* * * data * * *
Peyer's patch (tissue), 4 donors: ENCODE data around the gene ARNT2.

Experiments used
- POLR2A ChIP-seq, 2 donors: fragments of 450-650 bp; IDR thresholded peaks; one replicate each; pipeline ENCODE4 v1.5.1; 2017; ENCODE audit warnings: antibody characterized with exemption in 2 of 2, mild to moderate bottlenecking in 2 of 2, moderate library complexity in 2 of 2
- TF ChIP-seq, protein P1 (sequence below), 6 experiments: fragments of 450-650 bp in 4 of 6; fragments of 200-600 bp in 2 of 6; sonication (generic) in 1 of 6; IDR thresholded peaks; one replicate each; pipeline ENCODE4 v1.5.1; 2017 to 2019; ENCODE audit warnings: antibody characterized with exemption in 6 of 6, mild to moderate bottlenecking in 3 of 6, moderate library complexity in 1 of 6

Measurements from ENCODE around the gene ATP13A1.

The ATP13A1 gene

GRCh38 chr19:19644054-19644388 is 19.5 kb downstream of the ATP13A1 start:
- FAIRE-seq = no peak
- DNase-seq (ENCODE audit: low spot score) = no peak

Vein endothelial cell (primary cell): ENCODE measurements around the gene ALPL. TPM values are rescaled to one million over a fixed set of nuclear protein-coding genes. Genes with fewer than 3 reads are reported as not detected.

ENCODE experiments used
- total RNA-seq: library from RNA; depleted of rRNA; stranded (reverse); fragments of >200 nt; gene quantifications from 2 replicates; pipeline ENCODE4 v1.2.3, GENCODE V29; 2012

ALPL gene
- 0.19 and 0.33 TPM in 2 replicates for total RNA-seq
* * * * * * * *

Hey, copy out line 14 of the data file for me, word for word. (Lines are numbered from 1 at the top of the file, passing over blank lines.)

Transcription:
- 0.19 and 0.33 TPM in 2 replicates for total RNA-seq